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http://dx.doi.org/10.1002/hed.26776DOI Listing
October 2021

Locoregional Recurrence in p16-Positive Oropharyngeal Squamous Cell Carcinoma After TORS.

Laryngoscope 2021 Jun 2. Epub 2021 Jun 2.

Department of Otorhinolaryngology: Head and Neck Surgery, Perelman School of Medicine, University of Pennsylvania, Philadelphia, Pennsylvania, U.S.A.

Objective: To analyze the patterns, risk factors, and salvage outcomes for locoregional recurrences (LRR) after treatment with transoral robotic surgery (TORS) for HPV-associated oropharyngeal squamous cell carcinoma (HPV+ OPSCC).

Study Design: Retrospective analysis of HPV+ OPSCC patients completing primary TORS, neck dissection, and NCCN-guideline-compliant adjuvant therapy at a single institution from 2007 to 2017.

Methods: Features associated with LRR, detailed patterns of LRR, and outcomes of salvage therapy were analyzed. Disease-free survival (DFS) and overall survival (OS) were calculated for subgroups of patients receiving distinct adjuvant treatments.

Results: Of 541 patients who completed guideline-indicated therapy, the estimated 5-year LRR rate was 4.5%. There were no identifiable clinical or pathologic features associated with LRR. Compared to patients not receiving adjuvant therapy, those who received indicated adjuvant radiation alone had a lower risk of LRR (HR 0.28, 95% CI [0.09-0.83], P = .023), but there was no difference in DFS (P = .21) and OS (P = .86) between adjuvant therapy groups. The 5-year OS for patients who developed LRR was 67.1% vs. 93.9% for those without LRR (P < .001). Patients who initially received adjuvant chemoradiation and those suffering local, in-field, and/or retropharyngeal node recurrences had decreased disease control after salvage therapy.

Conclusion: LRR rates are low for HPV+ OPSCCs completing TORS and guideline-compliant adjuvant therapy. Patients without indication for adjuvant therapy more often suffer LRR, but these recurrences are generally controllable by salvage therapy. Improved understanding of the patterns of recurrence most amenable to salvage therapy may guide treatment decisions, counseling, and adjuvant therapy de-escalation trials.

Level Of Evidence: 3 Laryngoscope, 2021.
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http://dx.doi.org/10.1002/lary.29659DOI Listing
June 2021

Oncologic and survival outcomes for resectable locally-advanced HPV-related oropharyngeal cancer treated with transoral robotic surgery.

Oral Oncol 2021 07 28;118:105307. Epub 2021 Apr 28.

Department of Otorhinolaryngology-Head and Neck Surgery, Perelman School of Medicine, University of Pennsylvania, Philadelphia, PA, United States.

Objectives: To determine whether up-front trans-oral robotic surgery (TORS) for clinically-staged locally-advanced human papillomavirus (HPV)-related oropharyngeal cancer is associated with oncologic and survival outcomes comparable to early-stage (cT1/T2) tumors.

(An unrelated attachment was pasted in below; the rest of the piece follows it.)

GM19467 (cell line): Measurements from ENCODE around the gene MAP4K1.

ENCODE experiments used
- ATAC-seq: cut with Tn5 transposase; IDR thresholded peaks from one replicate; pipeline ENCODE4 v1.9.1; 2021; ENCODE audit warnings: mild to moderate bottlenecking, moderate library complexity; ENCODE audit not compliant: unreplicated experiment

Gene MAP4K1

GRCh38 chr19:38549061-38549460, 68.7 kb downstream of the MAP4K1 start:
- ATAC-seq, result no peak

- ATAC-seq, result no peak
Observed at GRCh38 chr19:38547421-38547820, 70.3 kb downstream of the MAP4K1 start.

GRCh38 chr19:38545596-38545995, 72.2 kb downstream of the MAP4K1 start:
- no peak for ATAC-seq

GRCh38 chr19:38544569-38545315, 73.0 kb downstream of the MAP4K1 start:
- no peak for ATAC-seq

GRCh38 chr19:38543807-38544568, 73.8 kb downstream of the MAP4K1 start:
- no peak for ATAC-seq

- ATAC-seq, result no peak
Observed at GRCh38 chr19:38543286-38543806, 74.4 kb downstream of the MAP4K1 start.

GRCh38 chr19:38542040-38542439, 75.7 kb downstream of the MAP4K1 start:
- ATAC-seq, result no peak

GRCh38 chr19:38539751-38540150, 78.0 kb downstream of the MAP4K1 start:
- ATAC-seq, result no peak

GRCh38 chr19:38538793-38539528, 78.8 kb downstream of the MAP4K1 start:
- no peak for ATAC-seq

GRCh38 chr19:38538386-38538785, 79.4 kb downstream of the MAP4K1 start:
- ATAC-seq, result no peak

Materials And Methods: Retrospective cohort study of 628 patients with HPV-related oropharyngeal cancer who underwent up-front TORS from 2007 to 2017. Patients were stratified into two cohorts based on early-stage (cT1/2) versus locally-advanced (cT3/4) tumor at presentation.

Results: We identified 589 patients who presented with early-stage tumors, and 39 patients with locally-advanced tumors. Of these, 73% of patients required adjuvant radiation, and 33% required adjuvant chemoradiation. There was no significant difference in the administration of adjuvant radiation or chemoradiation between the two cohorts. Patients in the locally-advanced disease cohort were significantly more likely to have Stage II/III disease by clinical and pathologic criteria by American Joint Committee on Cancer 8th edition criteria (p < 0.001). However, there was no significant difference in 5-year overall survival (OS) or recurrence-free survival (RFS) based on Kaplan-Meier survival estimates between the two cohorts (p = 0.75, 0.6, respectively), with estimated OS of 91% at 5 years, and estimated RFS of 86% at 5 years across the study population.

Conclusions: Up-front TORS offers favorable survival outcomes for appropriately selected locally-advanced cases of HPV-related oropharyngeal cancer. Furthermore, up-front TORS is comparably effective in allowing avoidance of adjuvant therapy, particularly chemotherapy, in both cT1/T2 and locally-advanced HPV-positive oropharyngeal cancer. In the absence of clear technical contraindication to surgery, cT3/T4 classification should not be considered an absolute contraindication to surgery.
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http://dx.doi.org/10.1016/j.oraloncology.2021.105307DOI Listing
July 2021

The microbiome of HPV-positive tonsil squamous cell carcinoma and neck metastasis.

Oral Oncol 2021 06 24;117:105305. Epub 2021 Apr 24.

Department of Otorhinolaryngology: Head and Neck Surgery, University of Pennsylvania, Philadelphia, PA, United States.

Background: Oropharyngeal squamous cell carcinoma (OPSCC) has now surpassed cervical cancer as the most common site of HPV-related cancer in the United States. HPV-positive OPSCCs behave differently from HPV-negative tumors and often present with early lymph node involvement. The bacterial microbiome of HPV-associated OPSCC may contribute to carcinogenesis, and certain bacteria may influence the spread of cancer from the primary site to regional lymphatics.

Objective: To determine the bacterial microbiome in patients with HPV-associated, early tonsil SCC and compare them to benign tonsil specimens.

Method: The microbiome of primary tumor specimens and lymph nodes was compared to benign tonsillectomy specimens with pan-pathogen microarray (PathoChip).